So I'll give the touring production of Chitty Chitty Bang Bang, which I saw on its first night in the Valley, a bit of a pass -- showing up at a different venue every week has to be challenging, and it's harder for musicians and actors to adjust than it is for the sound crew, too. The theater had completely run out of assisted listening devices at 15 minutes before curtain, which makes me think that regular patrons have gotten used to dealing with the situation.
I can't entirely blame hinky acoustics for terrible accents, emotionally uninflected line delivery, and swallowed punch lines, though. (Pin it on either the director or the stage manager, who's supposed to ride herd on this stuff on the road.) Still, I'm glad the show does contain enough straight dialogue that my companion and I could glean sufficient plot and exposition points between unintelligible stretches of bland singing.
Then there's the decision to have the orchestra bravely play the overture and entr'acte in front of a closed curtain. Really? I know that used to be the norm, but there are a bunch of people under 10 years old in the audience. Okay, maybe the kids were polite enough to sit calmly with no visual enhancements, but those of us over 40 got plenty fidgety. Really.
One of the few scenes that were easy to hear and follow, the "Toot Sweets" number in the Scrumptious candy factory, has yummy costumes, cute choreography, and a completely biffed ending. (Hint: Everyone's supposed to be upset and discouraged. Keep that in mind, or the next two scenes will make even less sense.) Bless their hearts, the people who put this together didn't make it easy for themselves -- when a pack of super-cute dogs runs on stage, it's hard to sell it as a setback.
This musical-based-on-a-movie has songs by Richard M. Sherman and Robert B. Sherman, who wrote the songs from Mary Poppins and a bunch of other fine Disney properties, but that's not necessarily a great thing. It means, for example, that someone has pretty much hosed off the chimney sweeps and plunked them down in a fun fair ("Me Ol' Bamboo," a song about the importance of sticks, shafts, staffs, and canes to the English working class, as far as we could tell). And "Truly Scrumptious" just emphasizes that this family-friendly story was originally written by Ian Fleming, who apparently named every female character the way he named Bond girls.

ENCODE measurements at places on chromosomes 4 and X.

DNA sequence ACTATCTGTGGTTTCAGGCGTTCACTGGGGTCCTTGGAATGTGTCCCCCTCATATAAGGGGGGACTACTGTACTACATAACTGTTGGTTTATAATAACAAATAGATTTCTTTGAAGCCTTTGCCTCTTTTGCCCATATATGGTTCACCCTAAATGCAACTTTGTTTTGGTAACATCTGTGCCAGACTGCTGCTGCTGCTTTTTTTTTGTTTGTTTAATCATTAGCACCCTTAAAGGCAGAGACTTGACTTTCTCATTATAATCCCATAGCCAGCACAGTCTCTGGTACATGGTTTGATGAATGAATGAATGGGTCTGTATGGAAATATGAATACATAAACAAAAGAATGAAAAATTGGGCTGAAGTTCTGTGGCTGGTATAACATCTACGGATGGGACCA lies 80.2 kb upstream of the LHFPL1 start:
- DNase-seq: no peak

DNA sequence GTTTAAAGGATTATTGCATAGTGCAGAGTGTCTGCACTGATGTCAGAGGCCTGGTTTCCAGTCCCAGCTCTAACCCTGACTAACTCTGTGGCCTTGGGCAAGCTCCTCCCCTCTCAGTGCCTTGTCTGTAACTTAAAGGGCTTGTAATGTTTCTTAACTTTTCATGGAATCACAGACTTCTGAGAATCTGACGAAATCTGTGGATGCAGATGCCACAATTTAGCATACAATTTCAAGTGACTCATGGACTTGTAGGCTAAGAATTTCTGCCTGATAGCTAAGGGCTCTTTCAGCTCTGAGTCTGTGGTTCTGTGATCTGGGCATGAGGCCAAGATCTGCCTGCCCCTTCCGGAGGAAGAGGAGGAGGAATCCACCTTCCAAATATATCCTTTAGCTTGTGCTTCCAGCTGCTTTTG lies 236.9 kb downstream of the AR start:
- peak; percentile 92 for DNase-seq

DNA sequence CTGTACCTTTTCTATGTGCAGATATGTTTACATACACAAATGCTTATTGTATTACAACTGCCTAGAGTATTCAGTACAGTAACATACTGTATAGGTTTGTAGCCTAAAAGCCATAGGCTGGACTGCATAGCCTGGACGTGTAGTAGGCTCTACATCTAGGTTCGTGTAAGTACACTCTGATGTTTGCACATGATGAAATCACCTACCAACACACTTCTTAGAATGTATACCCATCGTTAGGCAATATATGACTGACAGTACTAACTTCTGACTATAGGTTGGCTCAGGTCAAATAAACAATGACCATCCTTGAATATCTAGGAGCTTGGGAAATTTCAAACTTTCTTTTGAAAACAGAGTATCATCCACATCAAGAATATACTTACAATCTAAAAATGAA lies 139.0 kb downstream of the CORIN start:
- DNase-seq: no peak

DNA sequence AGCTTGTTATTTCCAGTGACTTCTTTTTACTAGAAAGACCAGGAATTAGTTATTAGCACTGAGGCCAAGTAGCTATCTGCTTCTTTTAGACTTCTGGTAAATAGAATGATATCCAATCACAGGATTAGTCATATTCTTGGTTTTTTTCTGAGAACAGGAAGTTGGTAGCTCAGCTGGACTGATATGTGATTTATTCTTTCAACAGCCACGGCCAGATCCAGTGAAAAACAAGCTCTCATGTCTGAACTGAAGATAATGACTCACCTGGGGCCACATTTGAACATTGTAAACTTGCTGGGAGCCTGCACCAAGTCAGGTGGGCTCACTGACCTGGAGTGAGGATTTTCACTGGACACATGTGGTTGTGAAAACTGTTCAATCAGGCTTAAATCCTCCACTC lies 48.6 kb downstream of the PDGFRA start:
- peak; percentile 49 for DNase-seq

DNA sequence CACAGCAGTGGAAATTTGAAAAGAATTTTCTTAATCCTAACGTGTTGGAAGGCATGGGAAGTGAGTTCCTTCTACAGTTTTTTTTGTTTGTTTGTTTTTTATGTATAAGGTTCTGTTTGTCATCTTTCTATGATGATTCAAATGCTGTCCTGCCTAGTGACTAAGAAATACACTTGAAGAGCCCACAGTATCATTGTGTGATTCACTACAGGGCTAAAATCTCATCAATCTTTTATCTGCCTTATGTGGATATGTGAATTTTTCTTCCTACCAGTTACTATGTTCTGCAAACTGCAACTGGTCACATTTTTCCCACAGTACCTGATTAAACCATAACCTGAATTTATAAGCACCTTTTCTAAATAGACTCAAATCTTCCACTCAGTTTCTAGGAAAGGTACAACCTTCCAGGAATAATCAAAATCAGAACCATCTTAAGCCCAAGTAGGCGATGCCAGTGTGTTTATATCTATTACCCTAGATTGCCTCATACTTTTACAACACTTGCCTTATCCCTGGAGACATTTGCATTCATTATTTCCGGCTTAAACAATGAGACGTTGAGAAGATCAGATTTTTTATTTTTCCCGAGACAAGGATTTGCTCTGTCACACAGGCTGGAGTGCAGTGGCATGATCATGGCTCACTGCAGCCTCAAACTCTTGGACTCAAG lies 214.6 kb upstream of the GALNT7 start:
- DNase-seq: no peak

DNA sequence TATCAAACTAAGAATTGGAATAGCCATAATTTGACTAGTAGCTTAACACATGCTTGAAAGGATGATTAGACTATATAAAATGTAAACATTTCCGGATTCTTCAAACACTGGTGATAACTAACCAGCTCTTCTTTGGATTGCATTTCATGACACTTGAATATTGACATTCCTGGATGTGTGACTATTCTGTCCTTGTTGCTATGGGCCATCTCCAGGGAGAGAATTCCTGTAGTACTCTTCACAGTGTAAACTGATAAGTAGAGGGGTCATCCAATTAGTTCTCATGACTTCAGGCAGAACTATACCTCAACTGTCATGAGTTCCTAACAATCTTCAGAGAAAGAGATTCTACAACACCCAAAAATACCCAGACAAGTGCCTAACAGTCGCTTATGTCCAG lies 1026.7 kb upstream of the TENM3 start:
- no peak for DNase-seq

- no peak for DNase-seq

Kudos to the cast, because many of them do seem to be doing their best with some very weird characters and situations. In addition to the super-cute trained dogs, you've got Steve Wilson, who makes Caractacus Potts into a total DILF, and Vulgarian spies Boris and Goran, played by Dirk Lumbard and Scott Cote. The program says Cote played Gus Gus the mouse in a cruise-ship stage adaption of Disney's Cinderella, and he's exactly like the cartoon Gus, which is why I mention it. Simultaneously compact, goofy, and limber as a gymnast, he milks his scenes for all they're worth, and the audience appreciated it.
Unfortunately, Lumbard and Cote were victims of the sound problems, especially in their duet "Act English," but their comedic vulnerability carries the show when all else fails and you're just waiting for the flying car. Who is also really good.
Chitty Chitty Bang Bang continues through Sunday, June 21, at Gammage Auditorium, 1200 South Forest Avenue in Tempe. Tickets range from $23.25 to $71.50; order here or call 480-965-3434. As the Gammage Web site states, the main parking lot usually fills up an hour before curtain -- so wear walking shoes. And hey, ASU? Tempe arranges shuttles from that faraway parking at their arts center. I'm just saying.
Tonight, June 17, the Kids' Night on Broadway program is sponsoring free admission for each child who's accompanied by a paying adult. And for the 7 p.m. performance on Sunday, June 21, buy a ticket for yourself and get your dad in for half price on selected seats. Find promotional codes for both offers, and more details, here, and if the discount codes don't work at the Ticketmaster site, cancel your online order and call the Gammage box office for help.